“It is very possible that pre-term elections will take place in Armenia, and that would mainly be conditioned by the Artsakh (Karabakh) conflict,” said Ruben Hakobian of the Zharangutyun (Heritage) party. “The return of any [Azerbaijani] district, any liberated territory would meet with serious opposition in Armenia and Artsakh.”
“Even the slightest change in the status quo [in the conflict zone] would seriously escalate the situation in Armenia, which I think would result in regime change,” he told RFE/RL’s Armenian service in an interview.
Unlike the Sarkisian administration, Zharangutyun is strongly opposed to international mediators’ existing peace proposals that call for Armenian withdrawal from virtually all Azerbaijani districts surrounding Karabakh. It has also been highly critical of Sarkisian’s policy of rapprochement with Turkey.
Hakobian, who joined the party earlier this year, said leadership change in the country is essential for a “radical change” of these policies. “Even if these authorities want to get out of the negotiating process, they can’t do that, they can’t radically change their position and reject the [mediators’] Madrid Principles,” he said. “Only a new government can do that.”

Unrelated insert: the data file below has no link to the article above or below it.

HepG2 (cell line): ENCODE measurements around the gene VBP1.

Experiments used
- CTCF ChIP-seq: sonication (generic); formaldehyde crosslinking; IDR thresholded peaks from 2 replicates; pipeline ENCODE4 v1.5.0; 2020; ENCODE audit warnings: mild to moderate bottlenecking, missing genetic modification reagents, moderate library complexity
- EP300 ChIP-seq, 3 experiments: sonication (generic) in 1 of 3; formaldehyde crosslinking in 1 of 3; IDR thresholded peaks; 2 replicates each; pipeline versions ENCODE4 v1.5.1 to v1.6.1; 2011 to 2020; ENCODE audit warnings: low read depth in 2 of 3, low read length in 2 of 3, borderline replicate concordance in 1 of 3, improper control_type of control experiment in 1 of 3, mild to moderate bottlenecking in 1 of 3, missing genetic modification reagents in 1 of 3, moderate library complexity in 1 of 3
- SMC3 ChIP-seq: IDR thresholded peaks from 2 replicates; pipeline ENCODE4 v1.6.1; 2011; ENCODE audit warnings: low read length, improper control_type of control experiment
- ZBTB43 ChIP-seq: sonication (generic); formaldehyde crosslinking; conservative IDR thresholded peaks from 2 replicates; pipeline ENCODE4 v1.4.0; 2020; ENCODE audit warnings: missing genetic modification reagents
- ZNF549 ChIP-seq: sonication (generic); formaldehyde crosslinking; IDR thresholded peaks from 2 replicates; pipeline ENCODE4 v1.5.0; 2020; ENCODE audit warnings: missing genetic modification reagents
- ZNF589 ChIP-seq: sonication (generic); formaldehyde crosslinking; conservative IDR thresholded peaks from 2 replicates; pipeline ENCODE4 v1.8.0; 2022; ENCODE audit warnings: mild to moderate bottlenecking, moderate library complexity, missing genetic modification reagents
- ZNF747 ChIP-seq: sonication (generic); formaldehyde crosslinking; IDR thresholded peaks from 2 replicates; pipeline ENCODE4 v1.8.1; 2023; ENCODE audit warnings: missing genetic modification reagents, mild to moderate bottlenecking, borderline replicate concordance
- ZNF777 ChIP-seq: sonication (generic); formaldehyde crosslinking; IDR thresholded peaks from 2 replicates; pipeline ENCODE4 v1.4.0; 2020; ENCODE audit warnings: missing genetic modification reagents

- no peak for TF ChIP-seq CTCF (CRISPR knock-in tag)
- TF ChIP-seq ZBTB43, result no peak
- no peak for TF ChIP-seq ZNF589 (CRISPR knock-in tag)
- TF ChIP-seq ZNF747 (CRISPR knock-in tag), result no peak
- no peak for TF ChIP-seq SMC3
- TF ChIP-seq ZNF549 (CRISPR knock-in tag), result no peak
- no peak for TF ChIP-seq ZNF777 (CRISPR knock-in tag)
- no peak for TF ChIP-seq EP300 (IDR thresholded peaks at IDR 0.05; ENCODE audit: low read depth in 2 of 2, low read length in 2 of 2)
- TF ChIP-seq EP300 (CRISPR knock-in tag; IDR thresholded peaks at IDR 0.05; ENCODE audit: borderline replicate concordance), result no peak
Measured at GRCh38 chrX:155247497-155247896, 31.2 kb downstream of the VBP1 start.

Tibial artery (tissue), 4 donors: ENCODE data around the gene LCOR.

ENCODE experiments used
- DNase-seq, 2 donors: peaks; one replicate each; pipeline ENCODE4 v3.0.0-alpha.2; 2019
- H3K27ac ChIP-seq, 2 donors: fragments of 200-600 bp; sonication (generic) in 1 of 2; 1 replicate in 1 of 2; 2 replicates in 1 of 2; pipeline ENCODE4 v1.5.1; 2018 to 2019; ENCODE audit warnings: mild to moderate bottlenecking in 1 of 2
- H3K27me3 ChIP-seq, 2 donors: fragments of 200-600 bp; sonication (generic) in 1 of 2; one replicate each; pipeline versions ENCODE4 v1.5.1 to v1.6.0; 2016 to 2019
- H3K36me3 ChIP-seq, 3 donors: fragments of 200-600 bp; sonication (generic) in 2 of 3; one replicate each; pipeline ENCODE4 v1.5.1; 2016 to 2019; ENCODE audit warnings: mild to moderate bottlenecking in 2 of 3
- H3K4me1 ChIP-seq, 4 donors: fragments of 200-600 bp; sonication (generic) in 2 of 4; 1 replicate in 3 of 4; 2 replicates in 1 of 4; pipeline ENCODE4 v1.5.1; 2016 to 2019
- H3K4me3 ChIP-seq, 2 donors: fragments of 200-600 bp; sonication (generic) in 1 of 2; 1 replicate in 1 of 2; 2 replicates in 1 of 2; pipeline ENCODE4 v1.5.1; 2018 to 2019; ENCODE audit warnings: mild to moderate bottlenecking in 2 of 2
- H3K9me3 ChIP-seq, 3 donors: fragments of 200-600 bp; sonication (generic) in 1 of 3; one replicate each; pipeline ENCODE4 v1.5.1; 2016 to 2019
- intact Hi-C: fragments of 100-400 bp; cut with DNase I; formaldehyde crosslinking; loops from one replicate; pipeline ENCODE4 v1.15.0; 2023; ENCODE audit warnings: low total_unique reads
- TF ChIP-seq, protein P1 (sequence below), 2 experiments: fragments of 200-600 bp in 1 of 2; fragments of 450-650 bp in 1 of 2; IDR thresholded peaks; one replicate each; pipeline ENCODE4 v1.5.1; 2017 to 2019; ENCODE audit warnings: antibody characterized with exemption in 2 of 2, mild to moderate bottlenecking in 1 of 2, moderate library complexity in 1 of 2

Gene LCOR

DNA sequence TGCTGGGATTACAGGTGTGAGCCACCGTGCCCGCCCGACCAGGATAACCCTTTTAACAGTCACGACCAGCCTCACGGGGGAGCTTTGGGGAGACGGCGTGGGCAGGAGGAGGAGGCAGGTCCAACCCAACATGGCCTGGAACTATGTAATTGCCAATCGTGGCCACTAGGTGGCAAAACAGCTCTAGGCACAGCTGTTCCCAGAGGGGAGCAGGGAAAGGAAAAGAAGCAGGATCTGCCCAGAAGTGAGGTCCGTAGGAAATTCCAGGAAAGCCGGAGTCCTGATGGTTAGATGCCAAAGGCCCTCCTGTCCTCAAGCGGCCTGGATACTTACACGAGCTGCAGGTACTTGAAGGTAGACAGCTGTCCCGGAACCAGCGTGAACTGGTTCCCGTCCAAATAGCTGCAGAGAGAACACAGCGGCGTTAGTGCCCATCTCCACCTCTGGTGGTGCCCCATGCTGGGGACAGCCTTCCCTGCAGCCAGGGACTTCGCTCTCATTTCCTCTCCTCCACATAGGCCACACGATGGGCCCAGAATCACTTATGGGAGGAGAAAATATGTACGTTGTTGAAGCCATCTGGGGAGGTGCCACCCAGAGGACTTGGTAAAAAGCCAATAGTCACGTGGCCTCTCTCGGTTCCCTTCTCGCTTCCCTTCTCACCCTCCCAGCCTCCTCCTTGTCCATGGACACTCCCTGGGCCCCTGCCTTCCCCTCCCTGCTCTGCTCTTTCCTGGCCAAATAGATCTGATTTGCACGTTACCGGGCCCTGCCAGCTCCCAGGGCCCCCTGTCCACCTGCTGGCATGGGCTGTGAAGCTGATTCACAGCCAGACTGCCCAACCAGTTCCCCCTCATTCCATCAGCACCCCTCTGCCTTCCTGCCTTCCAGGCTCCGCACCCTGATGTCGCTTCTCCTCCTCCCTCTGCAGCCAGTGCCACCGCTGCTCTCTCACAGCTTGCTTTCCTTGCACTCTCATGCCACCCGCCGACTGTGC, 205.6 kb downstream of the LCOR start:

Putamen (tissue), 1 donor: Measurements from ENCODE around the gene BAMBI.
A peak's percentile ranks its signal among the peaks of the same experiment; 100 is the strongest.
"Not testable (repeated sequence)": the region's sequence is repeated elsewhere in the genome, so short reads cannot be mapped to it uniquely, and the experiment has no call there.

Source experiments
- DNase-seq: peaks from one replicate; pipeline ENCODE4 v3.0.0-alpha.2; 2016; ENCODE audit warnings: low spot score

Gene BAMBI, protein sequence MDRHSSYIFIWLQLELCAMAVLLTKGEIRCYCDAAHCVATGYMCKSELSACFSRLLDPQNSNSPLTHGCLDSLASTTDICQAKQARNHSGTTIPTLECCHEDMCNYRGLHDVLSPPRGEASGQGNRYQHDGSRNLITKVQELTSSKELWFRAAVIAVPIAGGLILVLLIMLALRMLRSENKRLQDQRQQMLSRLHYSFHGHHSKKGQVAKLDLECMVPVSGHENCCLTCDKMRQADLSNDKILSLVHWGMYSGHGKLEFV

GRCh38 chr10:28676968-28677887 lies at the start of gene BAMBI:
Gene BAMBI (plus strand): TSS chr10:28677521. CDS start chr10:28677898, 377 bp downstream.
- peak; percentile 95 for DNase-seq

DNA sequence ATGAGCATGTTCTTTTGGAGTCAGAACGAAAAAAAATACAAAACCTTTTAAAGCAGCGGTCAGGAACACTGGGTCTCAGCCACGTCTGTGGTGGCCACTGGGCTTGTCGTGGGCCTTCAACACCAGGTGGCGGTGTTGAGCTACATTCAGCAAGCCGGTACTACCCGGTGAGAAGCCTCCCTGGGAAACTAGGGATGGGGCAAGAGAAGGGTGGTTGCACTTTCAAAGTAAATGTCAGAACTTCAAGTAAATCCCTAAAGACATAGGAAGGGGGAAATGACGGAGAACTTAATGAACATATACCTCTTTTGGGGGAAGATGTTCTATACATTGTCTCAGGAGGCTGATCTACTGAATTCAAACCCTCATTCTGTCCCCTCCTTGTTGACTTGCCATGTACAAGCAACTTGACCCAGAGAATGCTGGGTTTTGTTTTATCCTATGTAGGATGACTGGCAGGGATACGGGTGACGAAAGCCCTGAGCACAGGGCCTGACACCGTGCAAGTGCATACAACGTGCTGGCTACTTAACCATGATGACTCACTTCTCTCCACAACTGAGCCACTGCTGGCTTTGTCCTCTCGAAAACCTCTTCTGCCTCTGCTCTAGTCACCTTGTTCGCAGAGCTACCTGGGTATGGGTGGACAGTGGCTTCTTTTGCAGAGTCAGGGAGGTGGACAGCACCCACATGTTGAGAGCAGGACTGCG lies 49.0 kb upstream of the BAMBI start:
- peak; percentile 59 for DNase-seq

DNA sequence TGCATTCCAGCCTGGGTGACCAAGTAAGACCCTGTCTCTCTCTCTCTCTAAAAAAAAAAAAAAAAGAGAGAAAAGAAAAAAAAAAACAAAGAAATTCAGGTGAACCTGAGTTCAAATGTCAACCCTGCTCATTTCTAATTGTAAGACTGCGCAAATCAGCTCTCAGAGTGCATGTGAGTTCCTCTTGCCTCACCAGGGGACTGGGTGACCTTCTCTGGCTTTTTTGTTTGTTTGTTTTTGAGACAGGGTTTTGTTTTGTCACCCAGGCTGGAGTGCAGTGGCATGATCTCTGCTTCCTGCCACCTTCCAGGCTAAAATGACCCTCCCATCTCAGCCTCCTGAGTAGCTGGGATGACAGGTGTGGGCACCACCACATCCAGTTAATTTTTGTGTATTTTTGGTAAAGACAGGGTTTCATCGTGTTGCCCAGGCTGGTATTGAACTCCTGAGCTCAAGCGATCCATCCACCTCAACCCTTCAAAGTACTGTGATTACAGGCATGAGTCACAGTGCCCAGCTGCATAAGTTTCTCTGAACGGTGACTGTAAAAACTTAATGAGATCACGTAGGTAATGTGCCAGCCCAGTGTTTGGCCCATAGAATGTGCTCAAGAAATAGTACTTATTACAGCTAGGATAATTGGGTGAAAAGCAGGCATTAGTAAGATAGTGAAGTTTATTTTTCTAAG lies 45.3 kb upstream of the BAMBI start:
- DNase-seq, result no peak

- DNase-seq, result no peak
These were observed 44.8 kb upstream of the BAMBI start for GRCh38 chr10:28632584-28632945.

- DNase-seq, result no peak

Zharangutyun’s hard line on Karabakh and Turkish-Armenian relations is shared by another major opposition party, the Armenian Revolutionary Federation (Dashnaktsutyun), of which Hakobian was a senior member until 2008. But the country’s largest opposition force, former President Levon Ter-Petrosian’s Armenian National Congress (HAK), is thought to be more open to a compromise deal with Azerbaijan.
In a speech on Saturday, Ter-Petrosian said a Karabakh settlement is a necessary condition for Armenia’s long-term security and sustainable development. The statement prompted stern rebukes from Dashnaktsutyun and Zharangutyun representatives.
Speaking to RFE/RL, Hakobian also said that ground-breaking developments in the Karabakh negotiating process are the only factor that could seriously threaten President Sarkisian’s hold on power. “Right now the opposition lacks the strength and necessary unity to trigger to fresh elections,” he said.